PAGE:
It’s important that you understand the risk for a second fracture if you opt out of pharmacologic treatment. Make sure you talk to your doctor about the benefits and risks of medication in your case.

Non-Pharmacological Treatments


Getting adequate calcium in your diet is important. Ideally, more of the daily calcium requirement should be consumed in foods, including dairy products, as opposed to supplements. A variety of leafy green vegetables such as turnip, mustard, and collard greens and fish such as salmon and anchovies can add a substantial amount of calcium to the diet.

Adequate vitamin D intake is also extremely important. Vitamin D is essential for absorption of calcium from the gastrointestinal tract. It is synthesized in skin upon exposure to direct sunlight or ingested in foods such as egg yolks, fish, liver or in supplements. As with calcium, sunlight and diet are the best sources for vitamin D intake. However, Vitamin D supplementation should be advised for patients unable to have sun exposure without sunscreen use and is especially important for older individuals who live in northern latitudes or who are housebound.

Patients rightly have questions about the danger of sun exposure and therefore how to use sunscreens while still getting adequate vitamin D. Sunscreens block the body’s ability to manufacture vitamin D from ultraviolet B rays. For example, a sunscreen with an SPF of 8 blocks 95% of UVB rays, and an SPF of 30 blocks UVB rays almost one hundred percent. Clothing also blocks UVB rays.

However, keep in mind that only about 10 minutes of sun exposure or less daily is needed to provide calcium synthesis and patients should be cautioned not to abandon sunscreen use due to the obvious adverse effects.

Lifestyle Choices

Eliminate smoking and excessive alcohol consumption.

Exercise and balance training

A preventive exercise strategy should be recommended to people with osteoporosis. Exercise has a number of benefits including:

  • Decreased risk of falling
  • Improved bone mass and strength
  • Enhanced muscle strength
  • Improved balance, better posture
  • Increased flexibility of soft tissues
  • Improved cardiovascular fitness
  • Improved depression

Your PCP may refer you to physical and/or occupational therapists or a physiatrist for evaluation and interventions to improve impairments in mobility, gait, and balance.

Watch a video to learn three chair-based bodyweight exercises you can do at home.

Take Steps in the Environment to Prevent Falls

As the saying goes, an ounce of prevention is worth a pound of cure. I mentioned earlier that falls are the leading cause of fractures in older people, so it stands to reason that fall prevention is important in preventing both initial and secondary fractures. Your PCP should evaluate your risk for falling regularly.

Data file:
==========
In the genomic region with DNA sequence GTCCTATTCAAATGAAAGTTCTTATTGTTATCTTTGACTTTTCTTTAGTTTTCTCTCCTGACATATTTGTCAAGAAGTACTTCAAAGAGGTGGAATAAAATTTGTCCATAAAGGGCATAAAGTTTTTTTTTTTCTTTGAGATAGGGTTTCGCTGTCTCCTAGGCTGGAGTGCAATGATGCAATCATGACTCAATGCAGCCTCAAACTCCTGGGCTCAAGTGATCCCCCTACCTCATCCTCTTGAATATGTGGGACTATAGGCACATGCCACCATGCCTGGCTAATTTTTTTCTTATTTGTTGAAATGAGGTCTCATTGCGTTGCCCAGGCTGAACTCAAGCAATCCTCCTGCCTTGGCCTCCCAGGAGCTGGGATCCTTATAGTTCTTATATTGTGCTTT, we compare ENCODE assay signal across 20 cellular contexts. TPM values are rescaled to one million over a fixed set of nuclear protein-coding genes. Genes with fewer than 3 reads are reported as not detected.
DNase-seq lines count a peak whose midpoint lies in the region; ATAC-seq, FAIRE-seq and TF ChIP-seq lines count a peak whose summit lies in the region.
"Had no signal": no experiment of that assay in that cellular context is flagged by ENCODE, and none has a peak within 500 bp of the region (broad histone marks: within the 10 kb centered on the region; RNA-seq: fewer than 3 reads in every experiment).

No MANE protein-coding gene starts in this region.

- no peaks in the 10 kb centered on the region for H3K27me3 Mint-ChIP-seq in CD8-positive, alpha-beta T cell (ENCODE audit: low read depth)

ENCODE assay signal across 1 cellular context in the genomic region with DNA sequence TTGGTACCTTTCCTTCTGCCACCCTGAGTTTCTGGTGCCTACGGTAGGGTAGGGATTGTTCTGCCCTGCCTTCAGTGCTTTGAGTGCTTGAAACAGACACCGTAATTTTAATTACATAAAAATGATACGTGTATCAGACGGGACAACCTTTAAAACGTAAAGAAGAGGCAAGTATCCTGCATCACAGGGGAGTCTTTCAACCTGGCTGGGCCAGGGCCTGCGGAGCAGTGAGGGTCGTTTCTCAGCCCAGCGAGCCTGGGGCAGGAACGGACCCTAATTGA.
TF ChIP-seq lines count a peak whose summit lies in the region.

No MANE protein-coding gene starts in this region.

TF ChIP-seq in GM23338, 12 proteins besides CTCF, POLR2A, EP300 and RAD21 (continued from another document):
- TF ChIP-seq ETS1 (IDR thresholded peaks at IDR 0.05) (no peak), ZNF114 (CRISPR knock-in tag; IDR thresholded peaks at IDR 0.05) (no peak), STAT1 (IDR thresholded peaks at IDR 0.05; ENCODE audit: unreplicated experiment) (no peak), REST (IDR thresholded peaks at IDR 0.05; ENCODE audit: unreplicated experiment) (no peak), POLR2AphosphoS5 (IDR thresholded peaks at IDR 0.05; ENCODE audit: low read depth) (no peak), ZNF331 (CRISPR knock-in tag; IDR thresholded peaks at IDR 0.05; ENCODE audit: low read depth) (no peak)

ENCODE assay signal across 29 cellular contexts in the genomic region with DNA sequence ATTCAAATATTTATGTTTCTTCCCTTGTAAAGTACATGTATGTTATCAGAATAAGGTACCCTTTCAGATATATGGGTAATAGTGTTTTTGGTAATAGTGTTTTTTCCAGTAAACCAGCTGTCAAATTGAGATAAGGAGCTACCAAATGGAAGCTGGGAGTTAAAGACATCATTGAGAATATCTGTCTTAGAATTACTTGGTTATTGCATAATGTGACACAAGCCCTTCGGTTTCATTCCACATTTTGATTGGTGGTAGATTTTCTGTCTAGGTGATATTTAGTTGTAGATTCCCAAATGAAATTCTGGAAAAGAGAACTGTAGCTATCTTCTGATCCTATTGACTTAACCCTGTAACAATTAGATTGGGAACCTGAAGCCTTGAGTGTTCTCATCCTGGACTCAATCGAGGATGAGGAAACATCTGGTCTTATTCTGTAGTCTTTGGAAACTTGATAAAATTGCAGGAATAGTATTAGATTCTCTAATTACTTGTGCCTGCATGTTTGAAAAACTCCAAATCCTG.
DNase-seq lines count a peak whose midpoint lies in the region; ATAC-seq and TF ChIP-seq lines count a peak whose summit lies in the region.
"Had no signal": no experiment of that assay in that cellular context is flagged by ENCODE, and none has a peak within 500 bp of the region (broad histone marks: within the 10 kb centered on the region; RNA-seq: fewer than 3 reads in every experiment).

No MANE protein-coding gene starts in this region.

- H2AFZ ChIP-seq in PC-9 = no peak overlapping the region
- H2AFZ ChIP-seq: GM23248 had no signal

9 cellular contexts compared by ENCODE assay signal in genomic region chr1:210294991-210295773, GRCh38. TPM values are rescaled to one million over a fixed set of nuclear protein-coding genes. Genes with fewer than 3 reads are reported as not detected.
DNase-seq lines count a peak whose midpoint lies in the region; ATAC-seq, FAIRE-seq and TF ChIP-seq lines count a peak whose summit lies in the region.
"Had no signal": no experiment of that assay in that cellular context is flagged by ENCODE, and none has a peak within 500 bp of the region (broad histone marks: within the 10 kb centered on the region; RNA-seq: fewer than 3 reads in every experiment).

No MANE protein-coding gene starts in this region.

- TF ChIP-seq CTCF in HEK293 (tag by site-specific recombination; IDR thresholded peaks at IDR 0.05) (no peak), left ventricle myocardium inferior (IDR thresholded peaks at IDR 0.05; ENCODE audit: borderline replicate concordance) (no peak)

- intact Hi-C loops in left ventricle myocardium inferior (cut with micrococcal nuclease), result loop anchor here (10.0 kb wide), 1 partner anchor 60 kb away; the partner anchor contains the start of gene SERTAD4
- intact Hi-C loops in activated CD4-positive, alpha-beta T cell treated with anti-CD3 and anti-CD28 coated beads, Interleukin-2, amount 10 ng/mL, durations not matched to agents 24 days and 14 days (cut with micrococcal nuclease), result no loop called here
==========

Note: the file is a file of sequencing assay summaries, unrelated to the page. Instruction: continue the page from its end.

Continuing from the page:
Here are some common sense steps you can take to prevent a fall in your home.

  • Keep rooms and floors free of clutter
  • Keep floor surfaces clean but not slippery
  • Place skid-proof backing on carpets and scatter rugs
  • Keep rooms well-lit
  • Use a rubber mat in shower/tub
  • Use handrails on stairs, in bathroom
  • Keep a flashlight at bedside
  • Use a portable phone and keep phone and electrical wires out of walkways
  • Wear supportive, low-heeled shoes
  • Do not walk in socks or floppy slippers
  • Keep a week’s supply of prescription medications on hand
  • Arrange for daily contact with a family member or neighbor
  • Contract with a monitoring company for 24-hour response time in an emergency

Read more about how to prevent falls.

Preventing a Secondary Fracture is Possible

I hope by now you can see how important it is to take aggressive steps to address bone health and prevent secondary fracture. By understanding your risk and working with your primary health care team you can avoid subsequent fractures if you’ve broken a bone.

Hebrew SeniorLife can also support your wellness goals. We provide outpatient bone density testing at Hebrew Rehabilitation Center in Boston on our DXA machine. If you need to work on regaining strength or improving balance, particularly after a fracture, come to us for outpatient physical and occupational therapies focused on the needs of older adults, with locations in Boston and Dedham. We also offer an affordable, supervised senior fitness program in Boston. Unlike a large gym, our Get Up & Go program provides fitness plans personalized for your strengths and areas of opportunity, and experienced exercise professionals to help you along your journey. Interest in learning more? Contact us today.

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Older patients participate in rehabilitation therapy sessions, with therapists.

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Douglas P. Kiel, M.D., M.P.H

About Douglas P. Kiel, M.D., M.P.H.

Director, Musculoskeletal Research Center and Senior Scientist, Hinda and Arthur Marcus Institute for Aging Research

Dr. Kiel's primary research interests are in the area of osteoporosis and related fractures, including falls, nutritional factors, genetics, and frailty. Much of his work has been carried out in association with the Framingham Study, which includes an ancillary study...